By Hubert Walker for CoinWeek ….
On December 18, Edwin Chauncey, the former owner and operator of Chauncey’s Rare Coins and Currency in Lubbock, Texas, was sentenced to 10 years in prison for swindling $1.24 million from customers.
Standing before Judge Brad Underwood of the 364th District Court in Lubbock County, Chauncey, 66, plead guilty in November of this year. He was charged with two counts of first-degree felony theft of over $200,000 on October 12, 2011. The thefts occurred when Chauncey received advance payment for the purchase of gold coins but subsequently failed to deliver said coins to the respective buyers.
Chauncey’s legal troubles started in August 2011, when William and Lila Ratheal of Irrigated Farms in Floydada, Texas filed a civil suit against him. In June 2011, the couple paid Chauncey $250,000 in exchange for more than 150 one-ounce gold coins. When Chauncey failed to deliver the coins by July, he told them that the coins were being rationed. By August, Chauncey claimed to have only 20 in his possession.
Chauncey also reportedly told other customers that his inability to fill orders was due to a robbery that occurred earlier in the year in Plainview, Texas. Ultimately, 23 separate people and businesses sued Chauncey in civil court, with some lawsuits alleging fraudulent inducement.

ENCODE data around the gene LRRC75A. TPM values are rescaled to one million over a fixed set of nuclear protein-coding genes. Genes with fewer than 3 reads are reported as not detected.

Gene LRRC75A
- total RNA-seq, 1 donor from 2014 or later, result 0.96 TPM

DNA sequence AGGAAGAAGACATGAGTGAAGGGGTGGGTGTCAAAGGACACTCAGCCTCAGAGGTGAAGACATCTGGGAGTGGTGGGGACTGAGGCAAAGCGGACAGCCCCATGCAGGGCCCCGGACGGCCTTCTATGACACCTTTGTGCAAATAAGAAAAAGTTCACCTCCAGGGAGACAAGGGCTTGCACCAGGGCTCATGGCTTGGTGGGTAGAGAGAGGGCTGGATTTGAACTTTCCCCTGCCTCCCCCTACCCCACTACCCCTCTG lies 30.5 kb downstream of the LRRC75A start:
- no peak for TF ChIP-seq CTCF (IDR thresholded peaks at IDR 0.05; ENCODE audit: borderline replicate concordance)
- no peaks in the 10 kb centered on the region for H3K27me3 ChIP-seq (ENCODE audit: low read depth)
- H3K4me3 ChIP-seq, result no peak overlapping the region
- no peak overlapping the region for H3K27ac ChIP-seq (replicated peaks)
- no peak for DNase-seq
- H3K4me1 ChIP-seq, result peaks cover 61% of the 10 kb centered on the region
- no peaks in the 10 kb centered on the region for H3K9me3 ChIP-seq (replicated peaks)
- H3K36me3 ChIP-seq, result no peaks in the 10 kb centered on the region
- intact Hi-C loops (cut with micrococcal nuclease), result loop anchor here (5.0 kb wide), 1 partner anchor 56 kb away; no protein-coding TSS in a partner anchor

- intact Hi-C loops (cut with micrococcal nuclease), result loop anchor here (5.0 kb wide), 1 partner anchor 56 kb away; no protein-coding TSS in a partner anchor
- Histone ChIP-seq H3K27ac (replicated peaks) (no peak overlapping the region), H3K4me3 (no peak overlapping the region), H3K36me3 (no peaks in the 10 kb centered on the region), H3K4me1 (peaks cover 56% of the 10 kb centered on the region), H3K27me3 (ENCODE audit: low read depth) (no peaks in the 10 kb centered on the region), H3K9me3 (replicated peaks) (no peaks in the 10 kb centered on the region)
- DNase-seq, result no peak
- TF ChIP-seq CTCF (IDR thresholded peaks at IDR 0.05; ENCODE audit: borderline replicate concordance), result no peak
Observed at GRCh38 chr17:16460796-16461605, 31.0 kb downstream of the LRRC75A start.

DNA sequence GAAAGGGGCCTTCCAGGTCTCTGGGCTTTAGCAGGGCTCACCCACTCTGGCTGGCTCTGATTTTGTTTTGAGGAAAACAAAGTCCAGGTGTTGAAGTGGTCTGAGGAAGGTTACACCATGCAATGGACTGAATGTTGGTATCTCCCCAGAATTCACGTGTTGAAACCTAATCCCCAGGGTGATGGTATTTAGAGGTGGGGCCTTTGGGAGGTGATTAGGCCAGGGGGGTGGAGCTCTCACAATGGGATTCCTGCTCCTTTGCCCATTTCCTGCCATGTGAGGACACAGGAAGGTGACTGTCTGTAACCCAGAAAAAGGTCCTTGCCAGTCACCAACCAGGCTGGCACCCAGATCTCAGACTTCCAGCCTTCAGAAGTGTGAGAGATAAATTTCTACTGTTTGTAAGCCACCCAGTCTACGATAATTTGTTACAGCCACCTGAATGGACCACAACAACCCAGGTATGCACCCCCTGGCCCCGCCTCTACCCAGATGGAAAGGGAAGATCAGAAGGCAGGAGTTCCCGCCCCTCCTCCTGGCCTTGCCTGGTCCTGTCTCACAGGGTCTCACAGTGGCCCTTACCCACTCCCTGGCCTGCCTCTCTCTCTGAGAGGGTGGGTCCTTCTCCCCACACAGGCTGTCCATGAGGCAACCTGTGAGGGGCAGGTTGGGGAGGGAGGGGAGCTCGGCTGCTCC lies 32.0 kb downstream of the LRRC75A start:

As a result, Judge William C. Sowder of the 99th District Court ordered the Texas coin dealer to stop doing business. The Ratheals then hired a private investigator to see if Chauncey was in compliance with the court order. The investigator purchased coins from Chauncey in his store, and as a result, Judge Sowder had the Sheriff’s Office padlock Chauncey’s establishment.
In 2012, Judge Sowder ordered the liquidation of Chauncey’s business, with $533,168 from liquidation going to the plaintiffs.
At the December 18 sentencing hearing, Keith Thompson, Chauncey’s attorney, requested probation for his client. Judge Underwood sentenced Chauncey to 10 years in prison for one count and 10 years probation for the other, to be served concurrently.
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